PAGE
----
The defeat, in 1806 and 1807, of two British expeditions to Buenos Aires and Montevideo, resulting in the capitulation of the English force, gave a great impulse to the self-reliance of the colonists, to whom the credit of the victory entirely belonged.
Thus, while the dukedom belongs to the Agilolfing family, the duke must be chosen by the people and his election confirmed by the Frankish king, to whom he owes fealty.
The last of the Horse Guards, a huge pockmarked fellow, frowned angrily on seeing Rostov before him, with whom he would inevitably collide.
Carried on a litter at the head of his clan he gave battle to O'Neill, whom he defeated with severe loss in prisoners and cattle; but he died of his wound immediately afterwards near Letterkenny, and was succeeded in the chieftainship by his brother Donnell Oge, who returned from Scotland in time to withstand successfully the demands of O'Neill.
After the revolution Tirpitz was one of those against whom German popular animosity was chiefly directed as being the inspirer of the naval and world policy which led to the war, and also the most powerful influence in prolonging it.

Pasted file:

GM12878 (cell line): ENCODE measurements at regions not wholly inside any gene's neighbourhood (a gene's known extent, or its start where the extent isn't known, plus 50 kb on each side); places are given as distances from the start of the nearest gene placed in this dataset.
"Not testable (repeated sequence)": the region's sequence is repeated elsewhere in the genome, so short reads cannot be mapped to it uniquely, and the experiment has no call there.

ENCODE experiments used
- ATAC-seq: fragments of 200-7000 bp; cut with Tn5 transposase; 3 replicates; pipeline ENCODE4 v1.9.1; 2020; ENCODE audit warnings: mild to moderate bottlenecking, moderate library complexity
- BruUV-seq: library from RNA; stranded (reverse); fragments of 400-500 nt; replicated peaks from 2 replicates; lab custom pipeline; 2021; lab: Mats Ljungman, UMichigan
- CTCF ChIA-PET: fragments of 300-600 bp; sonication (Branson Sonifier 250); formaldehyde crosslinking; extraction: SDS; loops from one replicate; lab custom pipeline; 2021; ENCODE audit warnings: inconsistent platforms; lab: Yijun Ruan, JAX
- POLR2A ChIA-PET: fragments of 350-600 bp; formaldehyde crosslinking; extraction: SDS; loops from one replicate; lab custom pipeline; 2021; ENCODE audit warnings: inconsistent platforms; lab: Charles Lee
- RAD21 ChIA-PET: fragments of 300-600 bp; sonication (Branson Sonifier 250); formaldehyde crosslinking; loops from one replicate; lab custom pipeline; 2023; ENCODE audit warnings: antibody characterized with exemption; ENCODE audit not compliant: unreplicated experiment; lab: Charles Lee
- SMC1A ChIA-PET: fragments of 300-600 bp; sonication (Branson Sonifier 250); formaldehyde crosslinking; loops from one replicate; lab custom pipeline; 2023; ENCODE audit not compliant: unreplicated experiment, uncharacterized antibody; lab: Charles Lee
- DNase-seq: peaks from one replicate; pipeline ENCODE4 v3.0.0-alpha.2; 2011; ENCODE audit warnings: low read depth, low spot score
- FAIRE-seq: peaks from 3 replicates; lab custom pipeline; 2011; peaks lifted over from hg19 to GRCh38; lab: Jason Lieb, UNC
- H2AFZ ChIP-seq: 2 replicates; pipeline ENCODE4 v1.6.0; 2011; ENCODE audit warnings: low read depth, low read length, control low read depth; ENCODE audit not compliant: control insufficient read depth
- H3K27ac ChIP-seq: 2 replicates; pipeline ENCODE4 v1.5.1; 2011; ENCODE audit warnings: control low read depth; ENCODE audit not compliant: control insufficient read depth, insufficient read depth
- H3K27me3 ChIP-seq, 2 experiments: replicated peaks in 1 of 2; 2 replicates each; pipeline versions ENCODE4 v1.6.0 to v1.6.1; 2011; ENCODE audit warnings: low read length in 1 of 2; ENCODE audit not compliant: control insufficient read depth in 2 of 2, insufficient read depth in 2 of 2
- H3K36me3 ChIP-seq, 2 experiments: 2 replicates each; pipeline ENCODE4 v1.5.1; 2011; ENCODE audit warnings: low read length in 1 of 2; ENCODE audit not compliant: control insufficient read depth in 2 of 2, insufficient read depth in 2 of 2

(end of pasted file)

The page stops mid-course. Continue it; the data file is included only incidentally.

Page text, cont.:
Enguerrand IV., sire de Coucy, died in 1320 without issue and was succeeded by his nephew Enguerrand, son of Arnold, count of Guines, and Alix de Coucy, from whom is descended the second line of the house of Coucy.
Conn O'Neill (c. 1480-1559), 1st earl of Tyrone, surnamed Bacach (the Lame), grandson of Henry O'Neill mentioned above, was the first of the O'Neills whom the attempts of the English in the 16th century to subjugate Ireland brought to the front as leaders of the native Irish.
At Eisenach he attracted the notice of the wife of a wealthy merchant of Eisenach, whom his biographers usually identify as Frau Cotta.
Henry, having obtained help from the princes of the Rhineland, attacked and defeated the Saxons at Hohenburg near Langensalza, rebuilt the forts, and pardoned Otto, whom he appointed administrator of the country.
Semler denied the reality of demonic possession, and held that Christ in his language accommodated himself to the views of the sick whom he was seeking to cure.